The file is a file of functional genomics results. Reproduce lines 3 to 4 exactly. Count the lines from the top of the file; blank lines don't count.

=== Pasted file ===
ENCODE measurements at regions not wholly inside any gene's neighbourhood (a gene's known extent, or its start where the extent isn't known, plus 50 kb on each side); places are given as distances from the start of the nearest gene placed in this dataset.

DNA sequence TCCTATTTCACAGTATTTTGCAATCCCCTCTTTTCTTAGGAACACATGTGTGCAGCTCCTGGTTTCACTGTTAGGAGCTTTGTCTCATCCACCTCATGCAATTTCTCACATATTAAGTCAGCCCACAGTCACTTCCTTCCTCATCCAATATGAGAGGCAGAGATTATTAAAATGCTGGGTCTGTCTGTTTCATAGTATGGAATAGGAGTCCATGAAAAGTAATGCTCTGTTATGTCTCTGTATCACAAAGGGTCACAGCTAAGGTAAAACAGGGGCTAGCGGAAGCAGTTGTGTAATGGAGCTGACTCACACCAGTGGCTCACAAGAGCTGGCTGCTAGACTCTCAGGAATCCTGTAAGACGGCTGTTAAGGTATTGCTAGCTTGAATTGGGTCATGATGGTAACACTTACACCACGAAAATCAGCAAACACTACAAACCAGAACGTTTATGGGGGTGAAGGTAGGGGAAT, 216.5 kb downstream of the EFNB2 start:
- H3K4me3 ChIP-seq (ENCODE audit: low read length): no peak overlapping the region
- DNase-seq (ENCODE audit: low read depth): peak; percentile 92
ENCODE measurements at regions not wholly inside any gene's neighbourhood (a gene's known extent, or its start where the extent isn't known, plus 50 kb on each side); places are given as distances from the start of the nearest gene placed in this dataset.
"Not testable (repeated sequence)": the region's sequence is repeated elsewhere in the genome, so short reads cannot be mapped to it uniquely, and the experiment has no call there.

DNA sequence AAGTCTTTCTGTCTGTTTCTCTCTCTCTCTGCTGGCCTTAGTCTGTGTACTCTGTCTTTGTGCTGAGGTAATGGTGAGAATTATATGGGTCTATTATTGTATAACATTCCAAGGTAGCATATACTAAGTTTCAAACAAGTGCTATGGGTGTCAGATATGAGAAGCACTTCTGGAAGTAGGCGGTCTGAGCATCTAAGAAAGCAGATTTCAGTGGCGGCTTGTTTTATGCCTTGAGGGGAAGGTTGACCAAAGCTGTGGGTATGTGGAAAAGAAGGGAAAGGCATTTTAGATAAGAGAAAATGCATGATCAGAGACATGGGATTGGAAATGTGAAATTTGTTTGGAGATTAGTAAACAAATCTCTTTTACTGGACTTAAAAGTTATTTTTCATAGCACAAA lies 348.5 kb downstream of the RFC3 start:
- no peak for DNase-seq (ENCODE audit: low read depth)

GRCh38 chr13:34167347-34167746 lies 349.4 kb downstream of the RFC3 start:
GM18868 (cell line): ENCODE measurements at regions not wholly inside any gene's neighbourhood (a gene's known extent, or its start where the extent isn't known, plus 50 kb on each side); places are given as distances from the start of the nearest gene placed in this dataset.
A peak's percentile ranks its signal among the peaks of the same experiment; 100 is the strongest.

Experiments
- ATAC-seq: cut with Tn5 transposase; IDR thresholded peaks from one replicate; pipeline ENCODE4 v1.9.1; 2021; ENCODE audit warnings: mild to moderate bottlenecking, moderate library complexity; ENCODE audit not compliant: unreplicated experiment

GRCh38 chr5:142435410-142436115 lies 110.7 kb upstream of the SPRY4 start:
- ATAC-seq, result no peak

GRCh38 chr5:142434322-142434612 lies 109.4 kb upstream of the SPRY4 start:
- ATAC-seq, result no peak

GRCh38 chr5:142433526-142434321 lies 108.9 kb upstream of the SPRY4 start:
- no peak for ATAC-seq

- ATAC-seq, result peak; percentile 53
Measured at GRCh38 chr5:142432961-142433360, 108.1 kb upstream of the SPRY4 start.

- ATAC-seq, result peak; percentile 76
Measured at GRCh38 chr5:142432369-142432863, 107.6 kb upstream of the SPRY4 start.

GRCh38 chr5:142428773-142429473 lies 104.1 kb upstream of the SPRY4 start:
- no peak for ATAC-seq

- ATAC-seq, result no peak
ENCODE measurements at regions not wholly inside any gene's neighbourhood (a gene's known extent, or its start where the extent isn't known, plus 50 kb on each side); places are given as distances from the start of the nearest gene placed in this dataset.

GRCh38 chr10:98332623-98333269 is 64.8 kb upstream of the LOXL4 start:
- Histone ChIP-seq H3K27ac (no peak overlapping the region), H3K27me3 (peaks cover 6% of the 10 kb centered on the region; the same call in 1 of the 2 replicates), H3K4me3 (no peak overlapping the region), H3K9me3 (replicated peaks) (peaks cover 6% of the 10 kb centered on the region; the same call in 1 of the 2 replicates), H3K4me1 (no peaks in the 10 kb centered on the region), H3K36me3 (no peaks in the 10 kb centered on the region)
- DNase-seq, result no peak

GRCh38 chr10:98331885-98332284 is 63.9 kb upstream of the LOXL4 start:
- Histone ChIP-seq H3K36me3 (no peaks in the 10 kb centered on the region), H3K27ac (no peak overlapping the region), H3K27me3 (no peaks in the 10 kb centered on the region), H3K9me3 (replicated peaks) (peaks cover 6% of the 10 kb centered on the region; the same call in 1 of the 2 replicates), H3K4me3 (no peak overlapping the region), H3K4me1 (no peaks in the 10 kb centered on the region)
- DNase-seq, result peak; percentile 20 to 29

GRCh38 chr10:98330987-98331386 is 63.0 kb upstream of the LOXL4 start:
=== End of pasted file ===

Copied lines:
- H3K4me3 ChIP-seq (ENCODE audit: low read length): no peak overlapping the region
- DNase-seq (ENCODE audit: low read depth): peak; percentile 92